What people say about MaidSafe

An additional problematic area is when nodes connect or disconnect. A group can lose quorum if enough nodes drop out simultaneously, which would mean that no more updates can be made to the resource. OR new nodes could replicate the data from the remaining members of the group which are below quorum. But if the network were partitioned instead, both sides of the partition would replicate/repair the quorum and continue to accept writes. The network would then need an algorithm for merging two data forks.

Bitcoin always goes with the longest chain, so the history of the partition with the most “hashing power” is more likely to be chosen with the probability increasing as the duration of the partition increases. Bitcoin also has an economic incentive for miners to continue on the longest chain. I am not sure how Maidsafe plans to resolve forked history.

MaidSafe is not a functional product of any description or in any way outside of the narrow confines of the hollow heads calling themselves “lead developers” of this woebegone project. Much to the chagrin of these untalented developers and their unscrupulous promoters, the MaidSafe endeavour hasn’t made any appreciable impact in either a practical or an intellectual sense since I called it out as a scam on April 20, 2014, nor does there appear to be an imminent breakthrough at this point or at any point in the foreseeable future. The entirety of the purported interest and “buzz” surrounding this website pretending to be a software development project at all points in its unfortunate history is exclusively the result of its marketeers none-too-convenient regurgitation of a few “trending” buzzwords targeted specifically at the lamestream media and its shallow adherents. There’s nothing beyond this superficiality.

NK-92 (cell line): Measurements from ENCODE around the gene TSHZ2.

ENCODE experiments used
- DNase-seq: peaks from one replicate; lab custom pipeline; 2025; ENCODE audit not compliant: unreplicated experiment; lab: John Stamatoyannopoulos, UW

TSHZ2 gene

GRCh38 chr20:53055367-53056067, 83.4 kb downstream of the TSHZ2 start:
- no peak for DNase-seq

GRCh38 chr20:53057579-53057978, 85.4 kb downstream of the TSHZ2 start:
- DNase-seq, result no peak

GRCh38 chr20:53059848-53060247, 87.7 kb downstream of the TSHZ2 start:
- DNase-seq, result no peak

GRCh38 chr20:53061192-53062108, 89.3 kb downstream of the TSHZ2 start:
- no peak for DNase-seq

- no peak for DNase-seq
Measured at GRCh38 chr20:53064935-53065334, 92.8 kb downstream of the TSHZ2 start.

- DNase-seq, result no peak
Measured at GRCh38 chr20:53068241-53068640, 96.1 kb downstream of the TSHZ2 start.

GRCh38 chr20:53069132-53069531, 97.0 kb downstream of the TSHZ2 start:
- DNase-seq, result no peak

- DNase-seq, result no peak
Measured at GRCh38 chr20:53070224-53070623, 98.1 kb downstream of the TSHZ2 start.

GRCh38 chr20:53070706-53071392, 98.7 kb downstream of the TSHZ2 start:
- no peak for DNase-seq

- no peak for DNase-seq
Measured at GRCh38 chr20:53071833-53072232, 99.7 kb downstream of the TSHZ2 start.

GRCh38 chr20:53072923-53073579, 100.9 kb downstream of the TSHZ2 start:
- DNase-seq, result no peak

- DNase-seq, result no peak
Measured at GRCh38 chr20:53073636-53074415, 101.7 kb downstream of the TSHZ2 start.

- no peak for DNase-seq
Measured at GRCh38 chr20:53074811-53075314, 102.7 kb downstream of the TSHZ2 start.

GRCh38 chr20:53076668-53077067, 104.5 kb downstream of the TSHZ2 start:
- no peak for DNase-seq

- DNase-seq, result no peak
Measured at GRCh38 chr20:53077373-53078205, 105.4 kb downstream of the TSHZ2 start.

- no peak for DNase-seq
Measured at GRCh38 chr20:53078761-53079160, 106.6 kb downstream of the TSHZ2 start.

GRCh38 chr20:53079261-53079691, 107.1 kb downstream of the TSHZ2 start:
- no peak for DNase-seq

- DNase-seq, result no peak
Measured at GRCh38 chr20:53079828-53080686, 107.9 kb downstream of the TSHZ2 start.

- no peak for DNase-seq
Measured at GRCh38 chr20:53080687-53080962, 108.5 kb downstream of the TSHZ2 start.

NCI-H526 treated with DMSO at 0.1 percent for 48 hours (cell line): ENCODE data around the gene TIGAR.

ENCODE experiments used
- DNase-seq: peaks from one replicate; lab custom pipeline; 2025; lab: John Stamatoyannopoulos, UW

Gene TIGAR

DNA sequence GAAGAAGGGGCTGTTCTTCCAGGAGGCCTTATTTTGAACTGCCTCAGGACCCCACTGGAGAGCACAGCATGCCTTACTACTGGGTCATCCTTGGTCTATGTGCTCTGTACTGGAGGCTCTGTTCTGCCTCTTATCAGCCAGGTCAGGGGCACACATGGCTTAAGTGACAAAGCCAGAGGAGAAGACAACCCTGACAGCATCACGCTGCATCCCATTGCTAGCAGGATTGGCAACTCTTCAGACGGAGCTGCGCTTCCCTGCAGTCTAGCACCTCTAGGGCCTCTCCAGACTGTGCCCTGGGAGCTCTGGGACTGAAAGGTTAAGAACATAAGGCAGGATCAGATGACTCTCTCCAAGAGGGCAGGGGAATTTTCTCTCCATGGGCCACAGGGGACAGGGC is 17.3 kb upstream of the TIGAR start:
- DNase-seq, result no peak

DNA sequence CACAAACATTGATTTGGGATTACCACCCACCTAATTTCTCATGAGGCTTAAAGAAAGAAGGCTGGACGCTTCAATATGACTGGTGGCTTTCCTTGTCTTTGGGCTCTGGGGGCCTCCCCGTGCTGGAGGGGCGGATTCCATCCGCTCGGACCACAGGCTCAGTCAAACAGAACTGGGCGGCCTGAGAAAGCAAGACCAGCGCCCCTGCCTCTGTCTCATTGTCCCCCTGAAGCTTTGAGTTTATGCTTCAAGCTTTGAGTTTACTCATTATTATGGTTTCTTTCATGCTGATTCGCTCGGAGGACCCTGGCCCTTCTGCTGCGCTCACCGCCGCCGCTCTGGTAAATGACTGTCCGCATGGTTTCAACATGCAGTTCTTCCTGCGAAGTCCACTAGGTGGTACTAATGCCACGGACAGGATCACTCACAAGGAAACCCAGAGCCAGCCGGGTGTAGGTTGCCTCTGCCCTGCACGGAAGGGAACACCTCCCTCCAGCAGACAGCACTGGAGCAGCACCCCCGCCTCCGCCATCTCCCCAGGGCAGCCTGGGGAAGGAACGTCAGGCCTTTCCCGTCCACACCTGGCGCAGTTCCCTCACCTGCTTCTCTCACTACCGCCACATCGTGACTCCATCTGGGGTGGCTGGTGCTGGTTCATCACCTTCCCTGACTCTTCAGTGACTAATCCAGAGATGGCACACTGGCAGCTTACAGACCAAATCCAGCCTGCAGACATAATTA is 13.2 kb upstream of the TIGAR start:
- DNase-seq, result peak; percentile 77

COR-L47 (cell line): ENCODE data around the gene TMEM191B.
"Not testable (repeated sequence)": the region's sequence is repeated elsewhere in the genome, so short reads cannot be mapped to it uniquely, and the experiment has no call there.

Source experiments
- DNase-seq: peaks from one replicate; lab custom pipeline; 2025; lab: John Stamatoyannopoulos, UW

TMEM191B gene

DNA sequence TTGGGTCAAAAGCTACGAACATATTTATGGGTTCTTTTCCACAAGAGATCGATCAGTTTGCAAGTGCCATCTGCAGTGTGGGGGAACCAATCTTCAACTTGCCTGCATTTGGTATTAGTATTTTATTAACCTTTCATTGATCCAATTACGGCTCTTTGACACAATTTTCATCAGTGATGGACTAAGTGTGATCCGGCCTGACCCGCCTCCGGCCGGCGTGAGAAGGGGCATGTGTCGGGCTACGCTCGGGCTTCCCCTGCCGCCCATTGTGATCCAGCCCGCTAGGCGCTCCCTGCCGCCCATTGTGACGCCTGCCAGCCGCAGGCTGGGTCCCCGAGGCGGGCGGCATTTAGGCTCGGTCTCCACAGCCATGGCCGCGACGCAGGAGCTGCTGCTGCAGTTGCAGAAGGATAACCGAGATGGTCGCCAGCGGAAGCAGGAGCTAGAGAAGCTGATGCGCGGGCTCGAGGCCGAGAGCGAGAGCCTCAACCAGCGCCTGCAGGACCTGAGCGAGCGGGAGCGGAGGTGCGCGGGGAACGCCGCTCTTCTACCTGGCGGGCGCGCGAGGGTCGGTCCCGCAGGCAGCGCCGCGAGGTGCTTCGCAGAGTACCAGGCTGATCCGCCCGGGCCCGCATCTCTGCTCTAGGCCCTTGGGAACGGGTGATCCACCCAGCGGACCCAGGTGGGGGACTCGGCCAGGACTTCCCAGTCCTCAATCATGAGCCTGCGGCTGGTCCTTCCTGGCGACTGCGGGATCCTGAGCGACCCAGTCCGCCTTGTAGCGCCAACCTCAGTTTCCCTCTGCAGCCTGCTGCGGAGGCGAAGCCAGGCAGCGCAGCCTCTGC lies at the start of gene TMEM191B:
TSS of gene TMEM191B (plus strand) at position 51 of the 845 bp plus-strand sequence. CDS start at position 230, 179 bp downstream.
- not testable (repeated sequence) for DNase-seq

Operation of the maidsafe system as advertised relies on a number of provably impossible technologies, like purely algorithmic proof-of-identity.

They gave a presentation at a recent Bitcoin conference in DC. I asked a few basic questions about how they planned to do certain things critical to maidsafe’s operation (that no one knows how to do, and many think are impossible), and their answers were so obscenely stupid that anyone in the room with relevant technical knowledge was laughing.

Example: “How do you plan to prevent bots from gaming the data transfer payment system?” The answer was something like “Oh, it’s way too hard to make a bot. There are too many steps.”

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